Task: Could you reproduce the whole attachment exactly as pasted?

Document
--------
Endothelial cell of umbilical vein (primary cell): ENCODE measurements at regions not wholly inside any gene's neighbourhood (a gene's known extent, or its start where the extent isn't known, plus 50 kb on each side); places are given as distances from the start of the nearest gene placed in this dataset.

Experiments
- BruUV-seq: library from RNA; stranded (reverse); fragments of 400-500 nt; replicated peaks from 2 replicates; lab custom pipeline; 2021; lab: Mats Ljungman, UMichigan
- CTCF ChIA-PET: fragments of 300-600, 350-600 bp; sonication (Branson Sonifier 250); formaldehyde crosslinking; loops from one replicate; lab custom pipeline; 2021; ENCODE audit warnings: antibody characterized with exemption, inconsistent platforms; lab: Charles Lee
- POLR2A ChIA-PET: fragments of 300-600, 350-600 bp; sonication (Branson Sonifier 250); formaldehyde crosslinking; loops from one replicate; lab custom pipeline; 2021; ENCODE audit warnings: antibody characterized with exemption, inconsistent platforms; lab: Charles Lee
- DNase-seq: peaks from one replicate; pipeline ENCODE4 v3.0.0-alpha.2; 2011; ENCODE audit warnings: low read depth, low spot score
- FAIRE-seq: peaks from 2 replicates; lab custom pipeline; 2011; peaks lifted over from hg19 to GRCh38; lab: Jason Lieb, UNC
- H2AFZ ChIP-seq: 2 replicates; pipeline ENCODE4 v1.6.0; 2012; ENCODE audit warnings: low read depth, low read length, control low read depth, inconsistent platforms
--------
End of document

Endothelial cell of umbilical vein (primary cell): ENCODE measurements at regions not wholly inside any gene's neighbourhood (a gene's known extent, or its start where the extent isn't known, plus 50 kb on each side); places are given as distances from the start of the nearest gene placed in this dataset.

Experiments
- BruUV-seq: library from RNA; stranded (reverse); fragments of 400-500 nt; replicated peaks from 2 replicates; lab custom pipeline; 2021; lab: Mats Ljungman, UMichigan
- CTCF ChIA-PET: fragments of 300-600, 350-600 bp; sonication (Branson Sonifier 250); formaldehyde crosslinking; loops from one replicate; lab custom pipeline; 2021; ENCODE audit warnings: antibody characterized with exemption, inconsistent platforms; lab: Charles Lee
- POLR2A ChIA-PET: fragments of 300-600, 350-600 bp; sonication (Branson Sonifier 250); formaldehyde crosslinking; loops from one replicate; lab custom pipeline; 2021; ENCODE audit warnings: antibody characterized with exemption, inconsistent platforms; lab: Charles Lee
- DNase-seq: peaks from one replicate; pipeline ENCODE4 v3.0.0-alpha.2; 2011; ENCODE audit warnings: low read depth, low spot score
- FAIRE-seq: peaks from 2 replicates; lab custom pipeline; 2011; peaks lifted over from hg19 to GRCh38; lab: Jason Lieb, UNC
- H2AFZ ChIP-seq: 2 replicates; pipeline ENCODE4 v1.6.0; 2012; ENCODE audit warnings: low read depth, low read length, control low read depth, inconsistent platforms